Which top ten films were based on books?


Image: Pixabay


My son wants to go to the cinema this weekend with his pals.

He’s got to the age where he’s happy to pay to sit in a cold auditorium, his shoes sticking to the soft-drink-soaked carpet as he struggles to concentrate on a loosely-plotted, CGI laden, convoluted storyline over the sound of cola slurping, sweet-wrapper rustling and ringtones.

After years of sitting through countless animated features of widely varying quality, I’m quite happy for him to go to the cinema without me.

We did see the new Star Wars movie as a family the other week, the first few minutes of which were accompanied by periodic cussing from a drunk the staff had seen fit to allow in.

The man’s outburts were unsettling for several reasons: his language, which was bluer than the sky over the sun-soaked beaches of Malibu: the violence of execution, which was threatening and sporadic, meaning we’d have a few moments of unnerving, distracting peace waiting for the next explosion of filth (which, if it isn’t a thrash rock band name, should be): and finally, the fact that apart from the light from the screen, it was darker than a sewer in a power cut in there and the man was sitting close behind us.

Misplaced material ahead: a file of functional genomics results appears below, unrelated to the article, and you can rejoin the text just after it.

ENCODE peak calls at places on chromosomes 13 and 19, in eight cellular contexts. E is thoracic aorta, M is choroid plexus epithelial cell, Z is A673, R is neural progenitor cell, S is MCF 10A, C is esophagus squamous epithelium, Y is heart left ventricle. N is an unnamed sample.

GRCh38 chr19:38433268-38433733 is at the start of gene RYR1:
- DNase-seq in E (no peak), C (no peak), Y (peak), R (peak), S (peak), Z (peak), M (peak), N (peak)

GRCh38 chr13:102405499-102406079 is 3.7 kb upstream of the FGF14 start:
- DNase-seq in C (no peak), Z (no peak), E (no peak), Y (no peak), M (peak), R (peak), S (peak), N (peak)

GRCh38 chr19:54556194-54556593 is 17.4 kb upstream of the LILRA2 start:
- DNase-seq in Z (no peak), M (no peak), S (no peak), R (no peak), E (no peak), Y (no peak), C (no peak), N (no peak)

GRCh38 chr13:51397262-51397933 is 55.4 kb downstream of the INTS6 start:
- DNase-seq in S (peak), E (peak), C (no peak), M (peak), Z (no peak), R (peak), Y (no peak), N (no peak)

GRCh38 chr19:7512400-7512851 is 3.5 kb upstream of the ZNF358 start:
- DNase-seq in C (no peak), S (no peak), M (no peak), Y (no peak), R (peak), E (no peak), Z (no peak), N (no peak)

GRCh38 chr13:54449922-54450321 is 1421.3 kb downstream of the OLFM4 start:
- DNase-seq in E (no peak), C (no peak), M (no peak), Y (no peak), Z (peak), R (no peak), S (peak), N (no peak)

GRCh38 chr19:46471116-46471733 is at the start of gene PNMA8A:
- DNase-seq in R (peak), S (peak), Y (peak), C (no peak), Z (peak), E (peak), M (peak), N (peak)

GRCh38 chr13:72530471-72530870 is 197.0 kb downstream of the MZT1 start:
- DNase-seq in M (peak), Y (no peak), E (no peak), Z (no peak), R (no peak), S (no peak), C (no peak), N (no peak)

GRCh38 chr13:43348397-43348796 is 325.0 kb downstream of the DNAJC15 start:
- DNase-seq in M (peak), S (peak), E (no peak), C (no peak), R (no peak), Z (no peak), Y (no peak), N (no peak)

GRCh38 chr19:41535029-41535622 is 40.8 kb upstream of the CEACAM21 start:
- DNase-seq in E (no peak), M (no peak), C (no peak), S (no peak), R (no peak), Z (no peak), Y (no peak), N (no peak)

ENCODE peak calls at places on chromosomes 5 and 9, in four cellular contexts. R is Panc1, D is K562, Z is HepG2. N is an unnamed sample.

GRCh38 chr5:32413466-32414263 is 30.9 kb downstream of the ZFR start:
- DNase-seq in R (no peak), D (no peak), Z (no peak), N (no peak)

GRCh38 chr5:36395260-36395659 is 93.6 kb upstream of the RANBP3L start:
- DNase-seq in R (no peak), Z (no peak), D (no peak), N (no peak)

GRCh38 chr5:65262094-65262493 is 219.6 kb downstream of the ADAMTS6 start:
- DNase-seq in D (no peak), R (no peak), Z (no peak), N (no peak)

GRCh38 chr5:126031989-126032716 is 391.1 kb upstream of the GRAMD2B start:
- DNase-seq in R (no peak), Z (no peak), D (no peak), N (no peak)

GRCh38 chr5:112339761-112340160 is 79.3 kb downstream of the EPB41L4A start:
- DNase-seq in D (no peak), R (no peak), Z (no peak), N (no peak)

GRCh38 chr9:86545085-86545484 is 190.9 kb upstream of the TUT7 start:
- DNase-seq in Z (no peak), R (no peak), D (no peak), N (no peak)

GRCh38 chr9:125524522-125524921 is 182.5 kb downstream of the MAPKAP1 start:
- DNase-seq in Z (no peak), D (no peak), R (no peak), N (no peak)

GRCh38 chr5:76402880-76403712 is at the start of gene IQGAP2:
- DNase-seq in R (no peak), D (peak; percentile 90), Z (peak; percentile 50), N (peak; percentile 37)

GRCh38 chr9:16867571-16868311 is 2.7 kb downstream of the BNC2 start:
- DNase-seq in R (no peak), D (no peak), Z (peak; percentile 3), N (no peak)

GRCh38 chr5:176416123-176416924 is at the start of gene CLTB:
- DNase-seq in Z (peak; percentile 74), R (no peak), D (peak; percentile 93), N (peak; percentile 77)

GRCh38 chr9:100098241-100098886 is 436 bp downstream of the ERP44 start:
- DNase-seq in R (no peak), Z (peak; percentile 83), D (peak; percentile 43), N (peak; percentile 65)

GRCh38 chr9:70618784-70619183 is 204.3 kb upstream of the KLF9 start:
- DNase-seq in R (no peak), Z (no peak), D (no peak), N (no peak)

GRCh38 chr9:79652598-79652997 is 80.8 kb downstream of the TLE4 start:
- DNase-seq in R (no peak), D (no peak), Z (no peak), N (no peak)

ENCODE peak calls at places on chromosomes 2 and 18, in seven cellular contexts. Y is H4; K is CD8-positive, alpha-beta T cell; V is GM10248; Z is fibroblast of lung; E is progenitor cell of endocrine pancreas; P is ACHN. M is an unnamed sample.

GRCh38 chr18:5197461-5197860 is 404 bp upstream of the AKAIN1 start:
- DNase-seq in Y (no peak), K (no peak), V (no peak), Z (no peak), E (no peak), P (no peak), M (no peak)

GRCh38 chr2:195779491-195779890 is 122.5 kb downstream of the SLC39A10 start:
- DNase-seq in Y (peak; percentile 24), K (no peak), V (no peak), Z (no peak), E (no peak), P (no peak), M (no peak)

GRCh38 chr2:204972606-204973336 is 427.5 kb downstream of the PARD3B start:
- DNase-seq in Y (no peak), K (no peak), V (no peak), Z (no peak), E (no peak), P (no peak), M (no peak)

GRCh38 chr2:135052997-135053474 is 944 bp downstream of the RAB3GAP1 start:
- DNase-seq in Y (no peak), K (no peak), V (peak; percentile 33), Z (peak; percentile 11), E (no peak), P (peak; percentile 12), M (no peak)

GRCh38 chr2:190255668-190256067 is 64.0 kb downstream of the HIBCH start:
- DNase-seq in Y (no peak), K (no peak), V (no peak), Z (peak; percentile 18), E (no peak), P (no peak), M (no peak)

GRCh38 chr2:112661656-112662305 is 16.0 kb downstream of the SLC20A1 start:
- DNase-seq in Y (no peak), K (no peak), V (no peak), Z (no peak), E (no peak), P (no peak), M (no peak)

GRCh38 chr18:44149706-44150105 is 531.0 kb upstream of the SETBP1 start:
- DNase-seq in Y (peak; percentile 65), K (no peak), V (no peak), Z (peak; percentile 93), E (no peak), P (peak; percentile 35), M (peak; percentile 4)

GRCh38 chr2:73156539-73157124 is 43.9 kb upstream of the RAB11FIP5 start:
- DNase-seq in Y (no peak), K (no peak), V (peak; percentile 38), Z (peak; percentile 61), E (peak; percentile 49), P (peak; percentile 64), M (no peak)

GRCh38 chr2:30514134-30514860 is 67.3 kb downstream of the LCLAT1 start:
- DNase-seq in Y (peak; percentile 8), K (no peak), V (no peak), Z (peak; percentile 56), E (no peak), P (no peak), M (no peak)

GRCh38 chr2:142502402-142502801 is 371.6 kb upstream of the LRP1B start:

So rather than wondering where Luke Skywalker had got to and why Chewbacca had aged better than Han Solo, I was left wondering if (a) the lunatic in the darkness was capable of physical violence as powerful as his verbal violence and if so (b) whether he had smuggled in a knife /machete / meat cleaver or any other such weaponry and was prone to the occasional blood-soaked rampage.

A long time ago, in a galaxy far, far away

M***ER F***ER

is probably not the opening JJ Abrams had in mind.

Fortunately, after ten minutes or so of this, someone overcame their natural English reserve, and got up to complain that disurbingly screamed obscenities and beloved family sci-fi francises don’t mix and the gentleman in question was removed.*